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Quote:
Originally Posted by TestEngr View Post
A lot of it had to do with maximizing profits in the short term, which also means in the short term minimize production costs. It also means sacrifice the future for the present or short term.
This is the answer.

And and even more insidious one is that the global elite don't want any nation of the world to be self sufficient. They want to hold every country on the planet hostage to their agenda. They set it up so that the price of any country saying "no" to them will be deemed too high.
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Old 06-29-2020, 06:09 AM
 
1,577 posts, read 829,600 times
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Quote:
Originally Posted by VitaminB12 View Post
Sure, but we currently provide the manufacturing "sprinkles and cherries" to the electronic supply chain "sundae" with our semiconductors.

I think some mid-level manufacturing will naturally comeback due to automation because sooner than later it will be robots doing the soldering to low to medium cost electronics instead of just the high end stuff. Part of that supercycle.
VitaminB12 and Blisterpeanuts, I have some interest in yours and other contributors posts in these economic threads. But I believe that governments’ laws regulations and policies best operate when they’re drafted and enacted in more objective rather than subjective manners; (i.e. governing more based upon written constitutions, and regulations., rather than whatever are peoples’ current opinions).

I’m among those contending that although the proposed improved trade policy described in Wikipedia’s “Import Certificates” article would more significantly reduce our nation’s annual trade deficits while increasing our GDPs more than otherwise, it accomplishes that with less government, and more market determinations.
Adopting the unilateral Import Certificate policy does not enable any, (including their own government) to choose among product producers or foreign governments.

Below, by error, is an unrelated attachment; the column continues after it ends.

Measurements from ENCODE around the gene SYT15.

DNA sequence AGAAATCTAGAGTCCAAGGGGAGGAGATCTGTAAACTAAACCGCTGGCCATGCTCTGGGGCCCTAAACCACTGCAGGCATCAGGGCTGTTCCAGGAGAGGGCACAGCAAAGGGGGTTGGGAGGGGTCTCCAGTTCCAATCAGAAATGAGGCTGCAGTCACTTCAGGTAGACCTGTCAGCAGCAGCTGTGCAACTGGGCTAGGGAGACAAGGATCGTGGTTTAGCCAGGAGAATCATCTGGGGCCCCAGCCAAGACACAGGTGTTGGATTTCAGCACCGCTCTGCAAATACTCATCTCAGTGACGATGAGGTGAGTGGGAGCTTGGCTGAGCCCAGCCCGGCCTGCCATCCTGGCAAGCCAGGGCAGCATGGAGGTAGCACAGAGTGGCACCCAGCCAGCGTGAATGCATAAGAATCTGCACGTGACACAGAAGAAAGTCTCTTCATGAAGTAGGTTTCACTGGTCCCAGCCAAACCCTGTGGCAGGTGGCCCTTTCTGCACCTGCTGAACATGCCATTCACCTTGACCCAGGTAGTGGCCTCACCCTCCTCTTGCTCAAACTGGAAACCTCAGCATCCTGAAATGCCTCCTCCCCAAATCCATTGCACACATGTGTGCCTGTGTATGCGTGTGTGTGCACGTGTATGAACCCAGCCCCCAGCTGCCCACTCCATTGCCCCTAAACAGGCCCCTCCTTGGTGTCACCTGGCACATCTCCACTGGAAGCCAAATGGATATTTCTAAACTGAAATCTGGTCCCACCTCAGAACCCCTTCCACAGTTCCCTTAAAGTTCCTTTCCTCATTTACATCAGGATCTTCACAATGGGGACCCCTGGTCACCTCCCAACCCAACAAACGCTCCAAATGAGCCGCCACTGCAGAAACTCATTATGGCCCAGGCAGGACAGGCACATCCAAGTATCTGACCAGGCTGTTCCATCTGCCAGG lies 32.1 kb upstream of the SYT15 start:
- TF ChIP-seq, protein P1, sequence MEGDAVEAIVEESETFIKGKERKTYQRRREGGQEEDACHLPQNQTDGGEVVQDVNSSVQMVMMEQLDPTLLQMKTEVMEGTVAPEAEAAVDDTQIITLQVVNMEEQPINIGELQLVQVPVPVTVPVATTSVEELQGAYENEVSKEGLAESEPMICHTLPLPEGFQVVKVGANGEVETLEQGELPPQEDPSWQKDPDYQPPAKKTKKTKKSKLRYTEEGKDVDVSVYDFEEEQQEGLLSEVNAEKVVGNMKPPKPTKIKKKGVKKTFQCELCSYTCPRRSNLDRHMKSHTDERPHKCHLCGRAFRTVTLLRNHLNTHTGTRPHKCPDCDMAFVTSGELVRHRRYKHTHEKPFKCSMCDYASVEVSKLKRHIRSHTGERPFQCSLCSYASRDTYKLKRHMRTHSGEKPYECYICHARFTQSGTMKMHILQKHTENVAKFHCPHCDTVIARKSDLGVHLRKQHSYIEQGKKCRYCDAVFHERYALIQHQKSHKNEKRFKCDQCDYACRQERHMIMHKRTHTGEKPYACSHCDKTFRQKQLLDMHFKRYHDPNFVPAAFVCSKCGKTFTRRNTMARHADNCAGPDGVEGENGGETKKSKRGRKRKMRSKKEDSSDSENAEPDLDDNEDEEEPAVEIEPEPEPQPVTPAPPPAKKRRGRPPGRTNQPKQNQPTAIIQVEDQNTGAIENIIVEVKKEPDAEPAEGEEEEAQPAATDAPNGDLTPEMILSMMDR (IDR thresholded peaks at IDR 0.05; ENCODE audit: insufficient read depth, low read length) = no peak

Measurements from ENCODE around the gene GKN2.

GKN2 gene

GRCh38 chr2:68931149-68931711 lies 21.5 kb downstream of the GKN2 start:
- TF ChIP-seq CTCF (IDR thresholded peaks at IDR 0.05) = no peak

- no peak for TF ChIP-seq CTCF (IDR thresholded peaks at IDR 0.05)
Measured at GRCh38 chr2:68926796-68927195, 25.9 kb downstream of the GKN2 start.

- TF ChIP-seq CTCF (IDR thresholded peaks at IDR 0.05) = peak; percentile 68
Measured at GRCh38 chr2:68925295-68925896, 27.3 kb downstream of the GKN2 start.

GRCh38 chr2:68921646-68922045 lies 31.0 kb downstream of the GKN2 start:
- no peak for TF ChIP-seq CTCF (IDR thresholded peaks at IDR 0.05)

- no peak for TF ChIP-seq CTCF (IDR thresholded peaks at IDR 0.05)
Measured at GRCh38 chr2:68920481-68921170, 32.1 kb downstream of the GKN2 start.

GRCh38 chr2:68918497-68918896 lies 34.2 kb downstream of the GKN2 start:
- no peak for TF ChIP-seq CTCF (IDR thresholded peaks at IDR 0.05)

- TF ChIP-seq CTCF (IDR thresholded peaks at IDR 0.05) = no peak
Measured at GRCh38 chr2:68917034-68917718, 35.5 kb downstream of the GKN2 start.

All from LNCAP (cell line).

The law’s not applicable to values of scarce or precious minerals integral to foreign traded goods which may be explicitly listed within the drafted regulations. But otherwise it the law doesn’t choose among products, (i.e. the regulatory manners of treating foreign traded manufactured , agricultural and ranching products are equitable to each other).

Refer to: https://en.wikipedia.org/wiki/Import_certificates
Respectfully, Supposn
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Old 06-29-2020, 06:52 AM
 
1,577 posts, read 829,600 times
Reputation: 404
Quote:
Originally Posted by VitaminB12 View Post
... Sure, but we currently provide the manufacturing "sprinkles and cherries" to the electronic supply chain "sundae" with our semiconductors.

I think some mid-level manufacturing will naturally comeback due to automation because sooner than later it will be robots doing the soldering to low to medium cost electronics instead of just the high end stuff. Part of that supercycle.
Quote:
Originally Posted by TimAZ View Post
This AI/automation meme is nearing the end of its run. Some shysters in Silicon Valley made bank on it but the reality is that machines have not displaced human workers, and they likely never will. The bottom line is that compared to animals, the machines use too much energy, are inflexible, cannot repair themselves, and cannot reproduce. It’s cheaper to use humans (imported or home-grown) for most of these tasks.
AI robots are expensive to develop, maintain, and upgrade. Additionally, (as TimAZ points out), they’re often less flexible. Due to continuation of our seeking “pure free-trade” foreign policy, most of our robotically manufactured goods will still be imported and continue being to the net detriment of our jobs’ numbers and median wages’ purchasing powers.

Refer to: https://en.wikipedia.org/wiki/Import_certificates
Respectfully, Supposn
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Old 07-02-2020, 01:15 PM
 
Location: Earth
5,884 posts, read 3,801,620 times
Reputation: 4418
If we can't make electronics in Texas or the south, why not move production to mexico? At least with mexico, the US can control the country unlike the PRC.